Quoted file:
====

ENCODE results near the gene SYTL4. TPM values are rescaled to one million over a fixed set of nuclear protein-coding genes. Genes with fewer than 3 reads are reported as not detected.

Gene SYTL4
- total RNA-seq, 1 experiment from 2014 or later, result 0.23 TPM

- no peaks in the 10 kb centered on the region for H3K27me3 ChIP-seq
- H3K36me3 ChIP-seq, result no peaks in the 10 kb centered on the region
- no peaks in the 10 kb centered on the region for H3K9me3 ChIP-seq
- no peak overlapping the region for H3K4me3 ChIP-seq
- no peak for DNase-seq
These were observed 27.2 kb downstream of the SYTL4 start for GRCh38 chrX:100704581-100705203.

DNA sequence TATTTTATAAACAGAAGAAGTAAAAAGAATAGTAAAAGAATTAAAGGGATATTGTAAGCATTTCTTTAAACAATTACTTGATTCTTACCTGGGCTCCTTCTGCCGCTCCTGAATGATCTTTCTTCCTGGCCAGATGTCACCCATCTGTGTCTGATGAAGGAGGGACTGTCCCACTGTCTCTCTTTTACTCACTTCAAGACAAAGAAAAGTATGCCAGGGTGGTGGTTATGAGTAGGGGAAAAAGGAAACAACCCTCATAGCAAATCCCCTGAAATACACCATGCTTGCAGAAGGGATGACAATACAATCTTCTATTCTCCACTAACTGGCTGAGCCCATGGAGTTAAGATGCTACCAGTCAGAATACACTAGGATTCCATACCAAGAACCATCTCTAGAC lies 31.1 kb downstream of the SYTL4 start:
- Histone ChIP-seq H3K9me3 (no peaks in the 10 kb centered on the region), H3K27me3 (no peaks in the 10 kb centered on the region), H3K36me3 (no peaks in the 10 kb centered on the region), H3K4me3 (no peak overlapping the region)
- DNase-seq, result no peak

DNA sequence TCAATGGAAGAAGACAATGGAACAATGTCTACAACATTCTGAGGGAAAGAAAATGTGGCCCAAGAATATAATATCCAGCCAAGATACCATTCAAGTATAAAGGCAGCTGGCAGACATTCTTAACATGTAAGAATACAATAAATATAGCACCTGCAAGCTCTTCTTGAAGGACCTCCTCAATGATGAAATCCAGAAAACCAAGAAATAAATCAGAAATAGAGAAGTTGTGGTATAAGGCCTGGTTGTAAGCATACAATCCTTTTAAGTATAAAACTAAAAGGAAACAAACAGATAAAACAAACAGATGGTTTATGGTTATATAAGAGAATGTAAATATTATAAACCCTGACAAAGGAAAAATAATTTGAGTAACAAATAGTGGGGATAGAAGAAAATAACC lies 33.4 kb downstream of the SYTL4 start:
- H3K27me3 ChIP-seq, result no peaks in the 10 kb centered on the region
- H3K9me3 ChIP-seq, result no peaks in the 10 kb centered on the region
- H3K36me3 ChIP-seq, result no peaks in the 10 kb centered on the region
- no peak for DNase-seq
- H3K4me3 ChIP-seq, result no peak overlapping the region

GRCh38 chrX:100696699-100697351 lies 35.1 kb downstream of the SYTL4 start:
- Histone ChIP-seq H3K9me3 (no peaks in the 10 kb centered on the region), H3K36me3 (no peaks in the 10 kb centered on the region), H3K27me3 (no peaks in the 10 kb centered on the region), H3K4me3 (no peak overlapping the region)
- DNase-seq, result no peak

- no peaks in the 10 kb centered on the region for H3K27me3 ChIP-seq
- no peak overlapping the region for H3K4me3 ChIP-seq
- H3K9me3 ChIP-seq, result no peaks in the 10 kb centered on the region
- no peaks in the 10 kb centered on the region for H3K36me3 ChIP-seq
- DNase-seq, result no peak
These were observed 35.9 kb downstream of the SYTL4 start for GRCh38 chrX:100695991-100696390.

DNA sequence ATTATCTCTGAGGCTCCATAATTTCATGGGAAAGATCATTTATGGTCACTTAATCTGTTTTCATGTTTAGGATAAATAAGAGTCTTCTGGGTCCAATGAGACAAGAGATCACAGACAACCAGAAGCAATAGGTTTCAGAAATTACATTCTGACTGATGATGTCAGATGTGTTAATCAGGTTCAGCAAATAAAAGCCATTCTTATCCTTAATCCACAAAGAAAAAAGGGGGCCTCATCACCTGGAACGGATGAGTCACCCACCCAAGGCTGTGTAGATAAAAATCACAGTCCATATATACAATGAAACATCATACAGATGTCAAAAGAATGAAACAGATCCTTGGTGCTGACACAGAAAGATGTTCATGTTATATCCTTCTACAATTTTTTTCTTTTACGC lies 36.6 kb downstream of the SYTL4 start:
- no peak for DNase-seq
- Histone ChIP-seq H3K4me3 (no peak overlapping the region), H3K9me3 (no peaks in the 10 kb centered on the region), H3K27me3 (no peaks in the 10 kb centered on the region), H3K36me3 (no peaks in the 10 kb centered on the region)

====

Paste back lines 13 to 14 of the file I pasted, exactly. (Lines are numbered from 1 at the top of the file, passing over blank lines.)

DNA sequence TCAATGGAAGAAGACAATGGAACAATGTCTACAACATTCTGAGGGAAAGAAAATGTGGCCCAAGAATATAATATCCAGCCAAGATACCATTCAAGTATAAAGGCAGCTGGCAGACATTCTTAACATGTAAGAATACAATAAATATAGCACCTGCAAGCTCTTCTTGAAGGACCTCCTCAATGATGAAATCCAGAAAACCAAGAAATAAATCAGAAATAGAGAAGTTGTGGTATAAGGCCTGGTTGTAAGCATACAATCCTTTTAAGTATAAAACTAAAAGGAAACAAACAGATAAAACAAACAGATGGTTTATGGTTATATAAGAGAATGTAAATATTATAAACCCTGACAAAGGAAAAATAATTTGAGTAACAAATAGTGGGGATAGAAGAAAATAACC lies 33.4 kb downstream of the SYTL4 start:
- H3K27me3 ChIP-seq, result no peaks in the 10 kb centered on the region